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Thread: Noticed new trait on misc. VFT.. ID Please

  1. #9
    mass's Avatar
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    THAT'S WHAT THIS ONE DID!! I swear.. I was feeding Box Elder bugs to all my newly aquired VFTs, I stuck one in there, it snapped close, and I noticed the fingers didn't cross like on all the others. So I thought,"Hey, maybe that'll tell me what kind it is." I raced here, made a post, and everyone made fun of me for having a HUGE collection and not knowing jack about VFT's. lol
    They literally were the last CP I ever obtained. I even had Byblis before I had VFTs.

  2. #10
    Hello, I must be going... Not a Number's Avatar
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    This is referred to in literature as type or phase two closure. The margins of the leaf curl out that way to form a good seal so that the digestive fluids do not leak out. Phase two closure usually will only occur when there is sufficient stimuli such as prey continuing to move within the trap.
    Grand Hotel... always the same. People come, people go. Nothing ever happens.

  3. #11
    mass's Avatar
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    Quote Originally Posted by Not a Number View Post
    This is referred to in literature as type or phase two closure. The margins of the leaf curl out that way to form a good seal so that the digestive fluids do not leak out.
    hmm.. thanks for teaching me my "learned something new".. I have one of those everyday!

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    SirKristoff's Avatar
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    newly acquired i believe is the key to this mystery....
    often times, flytraps (especially this late in the season) are beginning to slow down for winter growth, and older traps who have been sprung a few times already, are not the way they "should be"....
    as light decreases, and temperatures drop as well, they lose much of the vigour exhibited during late spring and through summer....and to add on, it was just brought into a new home...
    more than likely, at the turn around of next growing season, the plants will resume the normal habit of crossing the teeth before forming a seal...
    i will add in, what i see in the photo on the main leaf, is a bit of a fringed edge, which can show a lack of light, IE etiolation, which isnt all too uncommon for young plants, or even plants getting ready for dormancy which still had a few leaves to push out....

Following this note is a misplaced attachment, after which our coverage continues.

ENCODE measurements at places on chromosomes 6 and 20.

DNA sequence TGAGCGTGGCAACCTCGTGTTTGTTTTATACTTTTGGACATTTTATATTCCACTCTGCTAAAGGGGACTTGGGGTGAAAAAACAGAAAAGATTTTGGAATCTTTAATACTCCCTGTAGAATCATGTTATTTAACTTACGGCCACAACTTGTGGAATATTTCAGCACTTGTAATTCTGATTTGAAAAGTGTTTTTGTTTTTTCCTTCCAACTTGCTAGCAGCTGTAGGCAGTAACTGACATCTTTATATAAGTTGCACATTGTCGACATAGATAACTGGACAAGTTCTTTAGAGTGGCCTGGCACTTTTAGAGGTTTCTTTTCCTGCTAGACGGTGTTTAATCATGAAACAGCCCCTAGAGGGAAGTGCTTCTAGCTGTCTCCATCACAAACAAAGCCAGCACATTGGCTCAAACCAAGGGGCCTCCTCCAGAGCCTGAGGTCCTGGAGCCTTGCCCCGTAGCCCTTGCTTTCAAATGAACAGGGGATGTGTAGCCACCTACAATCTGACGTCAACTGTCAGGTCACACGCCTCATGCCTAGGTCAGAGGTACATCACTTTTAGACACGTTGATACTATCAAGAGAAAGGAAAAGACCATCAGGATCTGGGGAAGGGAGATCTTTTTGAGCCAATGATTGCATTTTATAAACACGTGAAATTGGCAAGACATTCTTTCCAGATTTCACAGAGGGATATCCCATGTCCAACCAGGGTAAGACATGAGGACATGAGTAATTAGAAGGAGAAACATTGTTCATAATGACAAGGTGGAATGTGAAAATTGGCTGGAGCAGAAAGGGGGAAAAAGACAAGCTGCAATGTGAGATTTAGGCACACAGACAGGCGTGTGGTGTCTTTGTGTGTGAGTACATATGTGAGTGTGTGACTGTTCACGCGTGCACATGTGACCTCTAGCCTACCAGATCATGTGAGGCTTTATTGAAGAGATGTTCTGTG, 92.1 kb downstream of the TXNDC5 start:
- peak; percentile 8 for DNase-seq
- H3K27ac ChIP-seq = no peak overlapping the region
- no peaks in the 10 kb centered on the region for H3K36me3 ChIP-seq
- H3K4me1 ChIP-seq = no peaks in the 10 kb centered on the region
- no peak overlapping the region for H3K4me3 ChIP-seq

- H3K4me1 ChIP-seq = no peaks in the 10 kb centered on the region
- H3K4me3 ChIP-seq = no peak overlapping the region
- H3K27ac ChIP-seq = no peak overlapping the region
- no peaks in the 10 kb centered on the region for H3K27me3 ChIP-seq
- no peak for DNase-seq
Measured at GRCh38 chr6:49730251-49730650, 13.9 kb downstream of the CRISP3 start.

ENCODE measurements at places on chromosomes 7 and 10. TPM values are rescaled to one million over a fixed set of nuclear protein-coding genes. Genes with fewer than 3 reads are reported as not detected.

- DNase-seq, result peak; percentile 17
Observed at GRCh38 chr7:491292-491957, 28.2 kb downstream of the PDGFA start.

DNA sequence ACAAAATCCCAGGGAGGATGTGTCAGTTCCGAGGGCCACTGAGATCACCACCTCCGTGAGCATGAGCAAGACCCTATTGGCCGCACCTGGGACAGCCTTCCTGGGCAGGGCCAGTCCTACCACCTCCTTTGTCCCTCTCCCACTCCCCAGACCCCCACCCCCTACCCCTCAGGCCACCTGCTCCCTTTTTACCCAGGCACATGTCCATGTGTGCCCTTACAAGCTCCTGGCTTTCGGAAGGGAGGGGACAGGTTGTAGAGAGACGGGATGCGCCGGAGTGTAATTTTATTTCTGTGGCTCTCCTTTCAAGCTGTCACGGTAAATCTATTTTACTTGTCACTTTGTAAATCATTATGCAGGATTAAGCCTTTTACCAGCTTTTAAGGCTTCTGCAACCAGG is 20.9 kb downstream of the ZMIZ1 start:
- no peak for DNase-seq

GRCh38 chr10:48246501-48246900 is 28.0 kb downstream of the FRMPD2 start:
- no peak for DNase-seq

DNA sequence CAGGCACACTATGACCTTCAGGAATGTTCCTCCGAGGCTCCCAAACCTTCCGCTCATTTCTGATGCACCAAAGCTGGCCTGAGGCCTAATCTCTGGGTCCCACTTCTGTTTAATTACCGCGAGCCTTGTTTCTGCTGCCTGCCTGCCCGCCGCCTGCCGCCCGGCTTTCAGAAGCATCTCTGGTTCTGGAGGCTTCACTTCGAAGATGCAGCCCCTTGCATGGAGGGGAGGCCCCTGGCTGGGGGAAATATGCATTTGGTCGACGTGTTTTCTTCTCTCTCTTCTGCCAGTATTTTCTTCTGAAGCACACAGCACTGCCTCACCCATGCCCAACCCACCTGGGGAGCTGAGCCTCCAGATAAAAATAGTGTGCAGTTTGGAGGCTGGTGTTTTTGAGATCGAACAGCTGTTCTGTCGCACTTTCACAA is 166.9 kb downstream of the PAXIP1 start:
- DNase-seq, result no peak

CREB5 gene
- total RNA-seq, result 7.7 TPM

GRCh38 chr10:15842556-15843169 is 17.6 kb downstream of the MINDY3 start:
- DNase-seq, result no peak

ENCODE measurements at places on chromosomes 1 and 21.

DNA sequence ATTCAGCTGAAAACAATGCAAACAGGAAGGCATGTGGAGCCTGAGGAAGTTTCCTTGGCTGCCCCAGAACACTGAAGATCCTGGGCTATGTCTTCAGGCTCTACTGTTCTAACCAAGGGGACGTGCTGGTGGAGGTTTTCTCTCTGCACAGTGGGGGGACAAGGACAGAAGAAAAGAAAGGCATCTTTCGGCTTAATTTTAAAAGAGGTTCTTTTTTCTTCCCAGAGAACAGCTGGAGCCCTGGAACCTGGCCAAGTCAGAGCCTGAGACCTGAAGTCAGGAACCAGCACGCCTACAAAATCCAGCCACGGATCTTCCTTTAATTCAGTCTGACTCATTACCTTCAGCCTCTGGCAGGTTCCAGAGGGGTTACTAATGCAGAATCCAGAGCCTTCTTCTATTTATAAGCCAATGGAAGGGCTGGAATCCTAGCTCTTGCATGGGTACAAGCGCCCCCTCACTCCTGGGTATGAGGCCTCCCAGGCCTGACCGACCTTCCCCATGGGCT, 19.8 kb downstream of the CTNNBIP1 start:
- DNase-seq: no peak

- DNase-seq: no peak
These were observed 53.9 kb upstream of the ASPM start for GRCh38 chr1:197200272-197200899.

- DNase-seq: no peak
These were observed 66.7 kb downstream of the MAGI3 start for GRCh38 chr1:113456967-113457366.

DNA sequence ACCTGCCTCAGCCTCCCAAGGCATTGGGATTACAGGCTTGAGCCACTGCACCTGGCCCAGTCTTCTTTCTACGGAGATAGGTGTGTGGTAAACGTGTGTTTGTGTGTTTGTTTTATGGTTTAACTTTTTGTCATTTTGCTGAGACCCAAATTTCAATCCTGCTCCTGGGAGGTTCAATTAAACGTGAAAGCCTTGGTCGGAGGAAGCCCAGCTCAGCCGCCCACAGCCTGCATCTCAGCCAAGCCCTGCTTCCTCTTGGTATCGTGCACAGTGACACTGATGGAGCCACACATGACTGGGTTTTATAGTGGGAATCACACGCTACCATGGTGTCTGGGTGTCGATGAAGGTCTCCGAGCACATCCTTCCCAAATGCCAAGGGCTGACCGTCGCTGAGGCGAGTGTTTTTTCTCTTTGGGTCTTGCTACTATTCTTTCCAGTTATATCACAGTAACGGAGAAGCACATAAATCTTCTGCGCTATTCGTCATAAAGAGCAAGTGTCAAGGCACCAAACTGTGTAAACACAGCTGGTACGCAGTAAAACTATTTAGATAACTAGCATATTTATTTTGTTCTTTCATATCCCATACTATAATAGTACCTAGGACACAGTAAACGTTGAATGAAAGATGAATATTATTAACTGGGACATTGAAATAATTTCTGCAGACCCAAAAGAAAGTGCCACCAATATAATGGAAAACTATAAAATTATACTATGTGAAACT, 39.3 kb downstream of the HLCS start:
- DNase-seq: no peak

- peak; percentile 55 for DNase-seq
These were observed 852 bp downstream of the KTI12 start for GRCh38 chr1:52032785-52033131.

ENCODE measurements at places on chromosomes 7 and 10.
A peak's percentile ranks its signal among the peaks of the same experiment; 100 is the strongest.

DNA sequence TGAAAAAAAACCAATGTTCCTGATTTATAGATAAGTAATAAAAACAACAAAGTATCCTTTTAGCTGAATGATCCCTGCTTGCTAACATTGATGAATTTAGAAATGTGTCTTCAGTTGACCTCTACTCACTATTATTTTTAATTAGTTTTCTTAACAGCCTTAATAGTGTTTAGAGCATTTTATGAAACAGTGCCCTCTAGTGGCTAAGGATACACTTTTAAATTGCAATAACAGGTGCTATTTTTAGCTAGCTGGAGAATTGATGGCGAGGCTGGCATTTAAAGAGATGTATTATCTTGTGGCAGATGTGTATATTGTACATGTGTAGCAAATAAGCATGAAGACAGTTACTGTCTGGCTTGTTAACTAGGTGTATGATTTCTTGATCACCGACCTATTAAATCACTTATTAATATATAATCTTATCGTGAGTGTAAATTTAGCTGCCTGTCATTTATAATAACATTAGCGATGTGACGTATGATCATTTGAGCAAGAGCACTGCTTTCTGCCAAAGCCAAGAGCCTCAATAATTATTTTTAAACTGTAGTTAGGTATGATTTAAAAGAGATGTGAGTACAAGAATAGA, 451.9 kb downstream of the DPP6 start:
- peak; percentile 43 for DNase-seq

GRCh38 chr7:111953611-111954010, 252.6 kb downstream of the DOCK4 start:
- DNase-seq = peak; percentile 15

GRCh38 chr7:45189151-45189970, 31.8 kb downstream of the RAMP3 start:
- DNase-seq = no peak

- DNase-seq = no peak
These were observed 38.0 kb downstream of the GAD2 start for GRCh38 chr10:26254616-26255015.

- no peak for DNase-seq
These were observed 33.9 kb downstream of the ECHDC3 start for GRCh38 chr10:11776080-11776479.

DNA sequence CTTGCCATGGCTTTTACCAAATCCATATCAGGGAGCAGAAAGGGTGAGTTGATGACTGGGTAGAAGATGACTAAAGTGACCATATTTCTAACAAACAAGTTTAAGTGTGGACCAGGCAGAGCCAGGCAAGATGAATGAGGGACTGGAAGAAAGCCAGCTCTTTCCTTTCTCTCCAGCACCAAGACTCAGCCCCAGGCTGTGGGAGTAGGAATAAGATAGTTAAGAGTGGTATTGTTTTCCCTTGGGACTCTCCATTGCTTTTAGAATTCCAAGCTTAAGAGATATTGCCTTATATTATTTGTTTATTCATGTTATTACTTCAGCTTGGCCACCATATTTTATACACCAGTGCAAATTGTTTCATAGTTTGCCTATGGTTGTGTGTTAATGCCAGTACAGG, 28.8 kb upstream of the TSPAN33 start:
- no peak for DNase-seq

5. #13
    mass's Avatar
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    I have noticed a difference in the shapes of some of the leaves on differing plants. Are there certain species that can be I.D.'ed by their leaf shape? I just hate having 2 trays of VFTs and only knowing what the SawTooths are.

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    scottychaos's Avatar
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    Quote Originally Posted by Dexenthes View Post

    Unless, that is of course, you'd be willing to take a detailed pictorial showing a specific trap grow all the way out and exhibiting that behavior immediately after it closes on it's first prey, and I mean immediately.
    Quote Originally Posted by massmorels View Post
    THAT'S WHAT THIS ONE DID!! I swear..
    Sorry, but no, thats not what it did..
    what you have there is an elderly trap..probably several weeks old at least,
    maybe even a month old, that has already closed several times, and the teeth are permanently bent in this "outward" position, they no longer curl inwards like a younger trap..

    so yes, as everyone has said, its very normal and commonl!

    Scot

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    SirKristoff's Avatar
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    Quote Originally Posted by massmorels View Post
    I have noticed a difference in the shapes of some of the leaves on differing plants. Are there certain species that can be I.D.'ed by their leaf shape? I just hate having 2 trays of VFTs and only knowing what the SawTooths are.
    there is only a single species of Dionaea, Travis...so no, no "species" can be identified by their leaves....
    there are a few cultivars which can however (and that is only by the traps themselves usually)
    I.E, cupped traps, wacky traps, fused petiole, dentate traps, or any cultivar with a specific easily recognized trap mutation, but again there is only a single species of dionaea, much like cephalotus which you are familiar with...several cultivars under a single species...

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